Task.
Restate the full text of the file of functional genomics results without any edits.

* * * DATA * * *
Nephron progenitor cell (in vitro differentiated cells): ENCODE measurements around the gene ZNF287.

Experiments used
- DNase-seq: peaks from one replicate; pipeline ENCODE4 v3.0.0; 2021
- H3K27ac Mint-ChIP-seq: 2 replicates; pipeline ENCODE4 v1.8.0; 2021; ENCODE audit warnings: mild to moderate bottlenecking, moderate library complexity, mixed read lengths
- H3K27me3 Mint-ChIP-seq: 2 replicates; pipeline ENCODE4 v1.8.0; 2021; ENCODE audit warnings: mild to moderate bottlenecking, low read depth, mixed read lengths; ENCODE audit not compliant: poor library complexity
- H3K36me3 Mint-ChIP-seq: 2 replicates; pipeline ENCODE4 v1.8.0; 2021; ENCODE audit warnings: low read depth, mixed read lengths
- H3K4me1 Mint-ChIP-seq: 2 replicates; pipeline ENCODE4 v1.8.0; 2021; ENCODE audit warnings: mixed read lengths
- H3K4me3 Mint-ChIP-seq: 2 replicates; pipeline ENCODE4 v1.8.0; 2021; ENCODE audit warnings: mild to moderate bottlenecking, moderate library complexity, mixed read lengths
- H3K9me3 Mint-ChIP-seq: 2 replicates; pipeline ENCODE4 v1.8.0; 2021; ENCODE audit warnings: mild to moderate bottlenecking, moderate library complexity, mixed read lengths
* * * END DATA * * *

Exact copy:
Nephron progenitor cell (in vitro differentiated cells): ENCODE measurements around the gene ZNF287.

Experiments used
- DNase-seq: peaks from one replicate; pipeline ENCODE4 v3.0.0; 2021
- H3K27ac Mint-ChIP-seq: 2 replicates; pipeline ENCODE4 v1.8.0; 2021; ENCODE audit warnings: mild to moderate bottlenecking, moderate library complexity, mixed read lengths
- H3K27me3 Mint-ChIP-seq: 2 replicates; pipeline ENCODE4 v1.8.0; 2021; ENCODE audit warnings: mild to moderate bottlenecking, low read depth, mixed read lengths; ENCODE audit not compliant: poor library complexity
- H3K36me3 Mint-ChIP-seq: 2 replicates; pipeline ENCODE4 v1.8.0; 2021; ENCODE audit warnings: low read depth, mixed read lengths
- H3K4me1 Mint-ChIP-seq: 2 replicates; pipeline ENCODE4 v1.8.0; 2021; ENCODE audit warnings: mixed read lengths
- H3K4me3 Mint-ChIP-seq: 2 replicates; pipeline ENCODE4 v1.8.0; 2021; ENCODE audit warnings: mild to moderate bottlenecking, moderate library complexity, mixed read lengths
- H3K9me3 Mint-ChIP-seq: 2 replicates; pipeline ENCODE4 v1.8.0; 2021; ENCODE audit warnings: mild to moderate bottlenecking, moderate library complexity, mixed read lengths